The Screen Scene, Home Video Edition: The Nightingale

The Screen Scene with Scott Phillips

The Nightingale is the new film from Jennifer Kent, the writer-director behind the 2014 break-out horror hit The Babadook. Some films land on my personal Must See list based solely on the talent involved. This was one of those times. It was one of my most eagerly anticipated releases of 2019, and I certainly wasn’t disappointed. My faith in Jennifer Kent was well-placed.

The film is set in Tasmania in 1825. The country is a penal colony under British imperial rule, and the local aboriginal tribes have been subjugated. Prisoners from England, Scotland, and Ireland serve their sentences and find themselves trapped thousands of miles away from home when they are released. You may be “free” from confinement, but you really aren’t free when you’re released.

There’s a societal pecking order: British ruling class, British civilian class, former inmates, and finally, the natives.

The British look down on everyone. The former inmates look down on the native tribes. If not for the New Zealand accents and geography, you could mistake the setting for the American West. Substitute Native Americans for the Aborigines, and it’s a similar lawless environment. It’s a time of civil unrest when the expression “raping and pillaging” is a daily reality and not a historical description.

Clare is an Irish ex-convict with a husband and a baby. In the first act of the film, Clare finds herself in need of a native guide to travel through this dangerous landscape to a larger town that is days away from her small community. She hires an aborigine named Billy to serve as her “tracker” who can facilitate her safe passage through the wilderness. Renegade tribesmen and bandits abound, and the two must count on each other to survive. Billy sees only Clare’s white European face; Clare sees only Billy’s black skin. They soon test the theory that the enemy of my enemy is my friend.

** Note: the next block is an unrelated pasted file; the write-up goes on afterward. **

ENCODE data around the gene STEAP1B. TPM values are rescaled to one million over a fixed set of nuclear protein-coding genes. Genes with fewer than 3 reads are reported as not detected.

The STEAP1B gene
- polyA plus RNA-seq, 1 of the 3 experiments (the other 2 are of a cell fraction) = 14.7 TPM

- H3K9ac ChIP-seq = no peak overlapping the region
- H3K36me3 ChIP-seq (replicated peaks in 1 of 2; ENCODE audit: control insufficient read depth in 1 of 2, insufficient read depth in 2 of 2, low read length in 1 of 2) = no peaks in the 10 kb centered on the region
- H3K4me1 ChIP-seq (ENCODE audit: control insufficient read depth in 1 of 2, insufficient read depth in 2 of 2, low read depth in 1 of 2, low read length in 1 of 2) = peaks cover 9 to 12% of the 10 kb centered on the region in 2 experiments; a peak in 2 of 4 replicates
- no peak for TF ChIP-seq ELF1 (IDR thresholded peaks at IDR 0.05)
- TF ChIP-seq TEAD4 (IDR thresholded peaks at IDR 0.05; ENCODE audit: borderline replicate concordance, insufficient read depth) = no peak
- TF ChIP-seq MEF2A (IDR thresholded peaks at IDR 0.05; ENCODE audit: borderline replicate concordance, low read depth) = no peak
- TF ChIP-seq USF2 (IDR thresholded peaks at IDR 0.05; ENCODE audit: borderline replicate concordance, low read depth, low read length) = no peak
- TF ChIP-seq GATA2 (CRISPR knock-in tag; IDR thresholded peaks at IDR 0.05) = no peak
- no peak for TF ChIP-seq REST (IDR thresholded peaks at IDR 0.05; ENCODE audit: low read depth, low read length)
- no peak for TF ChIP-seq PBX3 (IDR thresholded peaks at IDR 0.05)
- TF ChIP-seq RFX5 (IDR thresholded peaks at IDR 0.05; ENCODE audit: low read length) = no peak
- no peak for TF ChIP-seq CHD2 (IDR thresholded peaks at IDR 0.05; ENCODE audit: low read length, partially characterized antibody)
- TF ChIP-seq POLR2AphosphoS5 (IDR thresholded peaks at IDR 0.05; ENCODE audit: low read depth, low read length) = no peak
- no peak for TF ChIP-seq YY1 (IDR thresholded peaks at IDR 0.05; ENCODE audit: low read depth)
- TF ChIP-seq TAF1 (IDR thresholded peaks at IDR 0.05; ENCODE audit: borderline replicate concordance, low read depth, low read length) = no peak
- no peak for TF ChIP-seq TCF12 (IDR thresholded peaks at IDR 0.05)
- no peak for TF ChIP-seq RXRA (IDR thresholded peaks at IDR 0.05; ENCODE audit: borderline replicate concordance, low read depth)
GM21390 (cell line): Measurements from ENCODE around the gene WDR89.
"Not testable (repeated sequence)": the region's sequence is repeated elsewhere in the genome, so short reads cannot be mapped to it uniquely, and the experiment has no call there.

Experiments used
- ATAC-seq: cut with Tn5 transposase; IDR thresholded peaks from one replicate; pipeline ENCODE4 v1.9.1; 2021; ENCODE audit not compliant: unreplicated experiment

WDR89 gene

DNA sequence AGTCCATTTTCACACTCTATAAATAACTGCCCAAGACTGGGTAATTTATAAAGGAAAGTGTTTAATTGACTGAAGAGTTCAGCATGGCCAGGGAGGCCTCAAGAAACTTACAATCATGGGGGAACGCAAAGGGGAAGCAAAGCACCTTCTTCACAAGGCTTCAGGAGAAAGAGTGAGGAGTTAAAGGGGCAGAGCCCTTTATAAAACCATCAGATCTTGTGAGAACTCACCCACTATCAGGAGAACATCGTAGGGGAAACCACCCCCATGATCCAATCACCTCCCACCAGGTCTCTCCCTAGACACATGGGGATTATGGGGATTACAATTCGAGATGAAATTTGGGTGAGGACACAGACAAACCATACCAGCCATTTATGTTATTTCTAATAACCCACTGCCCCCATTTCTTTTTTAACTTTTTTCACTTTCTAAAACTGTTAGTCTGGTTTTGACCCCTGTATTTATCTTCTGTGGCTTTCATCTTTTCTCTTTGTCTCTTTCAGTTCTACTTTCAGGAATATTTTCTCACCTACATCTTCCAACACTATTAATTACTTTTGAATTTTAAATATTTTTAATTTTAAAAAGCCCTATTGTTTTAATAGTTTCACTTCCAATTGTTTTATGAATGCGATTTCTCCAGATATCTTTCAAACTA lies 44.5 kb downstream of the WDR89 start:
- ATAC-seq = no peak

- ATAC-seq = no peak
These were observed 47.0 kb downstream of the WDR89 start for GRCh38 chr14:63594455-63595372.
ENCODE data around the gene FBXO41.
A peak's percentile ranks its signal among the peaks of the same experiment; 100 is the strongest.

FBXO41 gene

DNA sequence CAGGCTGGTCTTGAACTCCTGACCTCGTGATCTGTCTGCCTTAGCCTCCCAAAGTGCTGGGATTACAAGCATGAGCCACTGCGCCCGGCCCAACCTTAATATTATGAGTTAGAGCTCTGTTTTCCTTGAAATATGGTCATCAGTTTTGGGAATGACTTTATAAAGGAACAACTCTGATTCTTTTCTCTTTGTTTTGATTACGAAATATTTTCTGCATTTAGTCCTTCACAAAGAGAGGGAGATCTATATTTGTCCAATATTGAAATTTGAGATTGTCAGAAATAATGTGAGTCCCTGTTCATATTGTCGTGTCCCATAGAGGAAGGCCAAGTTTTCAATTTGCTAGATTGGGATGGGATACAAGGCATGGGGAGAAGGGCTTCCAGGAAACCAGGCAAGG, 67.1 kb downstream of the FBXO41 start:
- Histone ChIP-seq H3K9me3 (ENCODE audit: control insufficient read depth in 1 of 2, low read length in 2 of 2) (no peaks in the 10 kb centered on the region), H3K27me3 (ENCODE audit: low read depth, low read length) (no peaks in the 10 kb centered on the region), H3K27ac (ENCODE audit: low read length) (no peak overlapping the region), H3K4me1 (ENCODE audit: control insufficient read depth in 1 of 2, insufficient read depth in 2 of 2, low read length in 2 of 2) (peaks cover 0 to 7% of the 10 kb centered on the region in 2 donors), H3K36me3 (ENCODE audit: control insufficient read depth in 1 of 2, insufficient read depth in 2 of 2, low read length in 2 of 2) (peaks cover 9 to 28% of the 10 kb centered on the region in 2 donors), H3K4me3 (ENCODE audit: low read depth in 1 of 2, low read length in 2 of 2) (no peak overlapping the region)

While The Nightingale can be shockingly violent, it is not a horror film in the traditional sense.

It certainly explores the evil that men (and women) are capable of, but its horrors are grounded in humanity. There are no supernatural forces at work here. The violence and depravity flow from the lawlessness of the frontier and the subjugation of natives by an imperial force.

It’s a pleasure to watch the two leads warily confide in one another as something close to friendship begins to form. It’s not a cliche. This film is not Green Book in the Outback. As they share their experiences, they cease to be ignorant about the other’s world.

It’s change based on education. It’s understanding built on empathy. It’s a real evolution that unfolds before our eyes thanks to the strong performances and subtleties of an excellent screenplay.

The Nightingale is currently available on digital platforms and hits Blu-Ray on February 4th. If you can make it through the savagery of the first twenty minutes, your patience will be rewarded with a beautiful story of a friendship that develops under the most unusual circumstances.

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